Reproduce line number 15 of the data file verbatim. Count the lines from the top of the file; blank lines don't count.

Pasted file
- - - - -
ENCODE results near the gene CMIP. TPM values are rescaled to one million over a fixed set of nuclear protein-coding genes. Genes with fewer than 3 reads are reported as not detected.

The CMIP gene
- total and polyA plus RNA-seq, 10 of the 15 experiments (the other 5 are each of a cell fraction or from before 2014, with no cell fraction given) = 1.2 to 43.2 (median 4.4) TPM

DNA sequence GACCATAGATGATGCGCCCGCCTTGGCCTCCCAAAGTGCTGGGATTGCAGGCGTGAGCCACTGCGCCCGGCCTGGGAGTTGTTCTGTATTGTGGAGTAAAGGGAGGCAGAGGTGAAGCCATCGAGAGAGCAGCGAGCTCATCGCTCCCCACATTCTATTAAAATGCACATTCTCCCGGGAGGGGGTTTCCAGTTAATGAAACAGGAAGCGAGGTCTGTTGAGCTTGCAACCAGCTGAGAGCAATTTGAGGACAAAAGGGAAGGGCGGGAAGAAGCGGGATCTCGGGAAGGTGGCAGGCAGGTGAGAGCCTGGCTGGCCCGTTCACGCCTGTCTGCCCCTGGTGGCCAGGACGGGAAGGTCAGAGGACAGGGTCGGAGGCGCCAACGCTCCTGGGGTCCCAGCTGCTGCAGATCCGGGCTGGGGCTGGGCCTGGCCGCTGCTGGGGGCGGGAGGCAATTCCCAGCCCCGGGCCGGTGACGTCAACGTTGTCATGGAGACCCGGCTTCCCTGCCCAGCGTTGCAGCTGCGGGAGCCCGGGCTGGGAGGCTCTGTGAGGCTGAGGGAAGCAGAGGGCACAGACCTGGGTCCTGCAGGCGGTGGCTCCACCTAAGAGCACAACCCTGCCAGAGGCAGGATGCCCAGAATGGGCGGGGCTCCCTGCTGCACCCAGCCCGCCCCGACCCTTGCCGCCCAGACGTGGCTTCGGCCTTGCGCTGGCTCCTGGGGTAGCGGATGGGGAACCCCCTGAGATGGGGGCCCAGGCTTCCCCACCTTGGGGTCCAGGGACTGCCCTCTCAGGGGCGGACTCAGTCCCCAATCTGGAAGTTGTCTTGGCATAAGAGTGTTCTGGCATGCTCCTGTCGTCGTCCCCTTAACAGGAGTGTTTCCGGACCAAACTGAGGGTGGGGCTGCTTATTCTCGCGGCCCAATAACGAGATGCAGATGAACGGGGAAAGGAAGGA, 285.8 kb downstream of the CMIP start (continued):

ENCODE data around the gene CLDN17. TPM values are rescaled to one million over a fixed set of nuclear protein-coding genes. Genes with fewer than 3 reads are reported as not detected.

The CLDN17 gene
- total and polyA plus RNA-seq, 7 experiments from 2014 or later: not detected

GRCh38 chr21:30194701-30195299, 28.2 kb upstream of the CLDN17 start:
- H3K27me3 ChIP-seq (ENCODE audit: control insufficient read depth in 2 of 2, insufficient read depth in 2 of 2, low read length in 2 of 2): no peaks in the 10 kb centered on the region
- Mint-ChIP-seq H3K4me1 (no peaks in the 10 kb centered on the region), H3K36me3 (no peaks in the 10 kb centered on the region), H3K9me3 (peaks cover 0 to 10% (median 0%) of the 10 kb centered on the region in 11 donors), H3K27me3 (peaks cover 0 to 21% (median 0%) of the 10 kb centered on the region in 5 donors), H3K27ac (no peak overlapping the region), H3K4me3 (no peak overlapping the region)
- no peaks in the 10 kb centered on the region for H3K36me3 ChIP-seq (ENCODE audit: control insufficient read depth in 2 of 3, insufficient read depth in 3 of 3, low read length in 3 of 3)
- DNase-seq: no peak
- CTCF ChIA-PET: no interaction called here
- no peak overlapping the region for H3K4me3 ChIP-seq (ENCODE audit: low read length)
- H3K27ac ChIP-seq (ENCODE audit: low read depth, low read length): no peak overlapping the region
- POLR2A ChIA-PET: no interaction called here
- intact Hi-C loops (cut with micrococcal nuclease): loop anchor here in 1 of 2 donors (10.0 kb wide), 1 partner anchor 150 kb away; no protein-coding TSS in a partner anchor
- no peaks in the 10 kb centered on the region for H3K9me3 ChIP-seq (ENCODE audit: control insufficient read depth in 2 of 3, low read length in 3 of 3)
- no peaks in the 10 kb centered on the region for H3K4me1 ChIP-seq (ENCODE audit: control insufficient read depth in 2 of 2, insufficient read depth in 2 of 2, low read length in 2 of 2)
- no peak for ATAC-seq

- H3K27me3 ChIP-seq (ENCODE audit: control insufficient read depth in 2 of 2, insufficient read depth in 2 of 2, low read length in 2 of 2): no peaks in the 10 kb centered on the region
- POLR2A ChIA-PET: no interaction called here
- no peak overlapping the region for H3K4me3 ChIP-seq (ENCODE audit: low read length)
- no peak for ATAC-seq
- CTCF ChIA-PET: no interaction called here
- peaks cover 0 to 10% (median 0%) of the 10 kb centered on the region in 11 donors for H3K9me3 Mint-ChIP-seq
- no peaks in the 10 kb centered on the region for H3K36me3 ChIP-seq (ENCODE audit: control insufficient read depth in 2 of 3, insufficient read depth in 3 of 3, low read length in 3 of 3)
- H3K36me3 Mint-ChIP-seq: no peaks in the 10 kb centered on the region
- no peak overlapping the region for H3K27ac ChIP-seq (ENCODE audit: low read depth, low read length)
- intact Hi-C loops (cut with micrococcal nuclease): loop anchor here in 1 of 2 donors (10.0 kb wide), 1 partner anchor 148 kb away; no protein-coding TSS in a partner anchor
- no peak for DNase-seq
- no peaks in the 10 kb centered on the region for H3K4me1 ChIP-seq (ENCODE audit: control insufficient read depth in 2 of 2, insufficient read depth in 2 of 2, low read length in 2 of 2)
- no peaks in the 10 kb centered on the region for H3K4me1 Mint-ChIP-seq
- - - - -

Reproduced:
- H3K27ac ChIP-seq (ENCODE audit: low read depth, low read length): no peak overlapping the region